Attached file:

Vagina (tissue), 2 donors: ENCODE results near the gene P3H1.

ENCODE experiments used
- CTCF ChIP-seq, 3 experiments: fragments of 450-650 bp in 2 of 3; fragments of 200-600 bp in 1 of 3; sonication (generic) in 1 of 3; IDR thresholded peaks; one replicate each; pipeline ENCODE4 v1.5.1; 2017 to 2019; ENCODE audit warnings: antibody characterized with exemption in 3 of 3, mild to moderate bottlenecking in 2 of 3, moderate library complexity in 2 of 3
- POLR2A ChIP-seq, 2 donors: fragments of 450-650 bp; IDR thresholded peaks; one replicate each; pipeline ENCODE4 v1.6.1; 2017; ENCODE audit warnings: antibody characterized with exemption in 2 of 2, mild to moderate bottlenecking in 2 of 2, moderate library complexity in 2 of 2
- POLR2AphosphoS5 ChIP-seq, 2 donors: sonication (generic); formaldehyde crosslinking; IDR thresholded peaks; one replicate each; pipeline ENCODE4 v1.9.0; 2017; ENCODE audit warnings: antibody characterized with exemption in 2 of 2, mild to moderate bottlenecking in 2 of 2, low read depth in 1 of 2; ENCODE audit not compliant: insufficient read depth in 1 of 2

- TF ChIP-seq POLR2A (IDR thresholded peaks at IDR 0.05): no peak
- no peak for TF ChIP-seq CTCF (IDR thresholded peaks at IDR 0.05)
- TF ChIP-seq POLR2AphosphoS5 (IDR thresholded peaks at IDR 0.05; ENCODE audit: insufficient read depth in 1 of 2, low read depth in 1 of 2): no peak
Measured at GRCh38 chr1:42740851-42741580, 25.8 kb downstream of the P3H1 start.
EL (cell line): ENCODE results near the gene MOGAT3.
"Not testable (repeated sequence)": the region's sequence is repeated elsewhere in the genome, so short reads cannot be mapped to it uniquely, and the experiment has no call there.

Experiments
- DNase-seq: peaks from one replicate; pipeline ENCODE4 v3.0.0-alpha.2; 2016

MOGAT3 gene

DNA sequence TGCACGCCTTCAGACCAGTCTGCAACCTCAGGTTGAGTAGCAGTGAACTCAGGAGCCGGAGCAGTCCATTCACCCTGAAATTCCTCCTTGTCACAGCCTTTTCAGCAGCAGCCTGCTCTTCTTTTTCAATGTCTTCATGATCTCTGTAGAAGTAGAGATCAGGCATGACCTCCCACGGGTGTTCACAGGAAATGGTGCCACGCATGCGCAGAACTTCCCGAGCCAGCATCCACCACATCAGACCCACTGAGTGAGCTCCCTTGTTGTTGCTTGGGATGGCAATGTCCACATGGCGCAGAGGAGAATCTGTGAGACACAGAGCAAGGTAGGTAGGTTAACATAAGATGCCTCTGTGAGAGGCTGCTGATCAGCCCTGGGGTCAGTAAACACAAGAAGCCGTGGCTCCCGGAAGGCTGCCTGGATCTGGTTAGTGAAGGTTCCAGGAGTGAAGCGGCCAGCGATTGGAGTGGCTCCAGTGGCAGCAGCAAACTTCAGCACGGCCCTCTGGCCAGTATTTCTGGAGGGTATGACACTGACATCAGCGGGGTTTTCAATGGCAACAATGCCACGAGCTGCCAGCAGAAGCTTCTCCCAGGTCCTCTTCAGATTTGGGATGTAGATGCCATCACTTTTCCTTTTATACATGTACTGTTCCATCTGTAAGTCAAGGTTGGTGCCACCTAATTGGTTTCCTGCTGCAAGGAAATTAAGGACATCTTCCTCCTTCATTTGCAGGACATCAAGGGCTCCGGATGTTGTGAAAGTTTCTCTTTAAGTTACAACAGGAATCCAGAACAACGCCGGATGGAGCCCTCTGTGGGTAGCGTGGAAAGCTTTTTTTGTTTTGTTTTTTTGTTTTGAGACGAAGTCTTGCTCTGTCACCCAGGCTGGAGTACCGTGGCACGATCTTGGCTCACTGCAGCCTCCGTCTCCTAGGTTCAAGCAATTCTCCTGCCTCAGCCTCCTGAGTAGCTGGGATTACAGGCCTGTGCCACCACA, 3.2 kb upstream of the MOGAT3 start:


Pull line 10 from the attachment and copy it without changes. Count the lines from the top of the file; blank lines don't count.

EL (cell line): ENCODE results near the gene MOGAT3.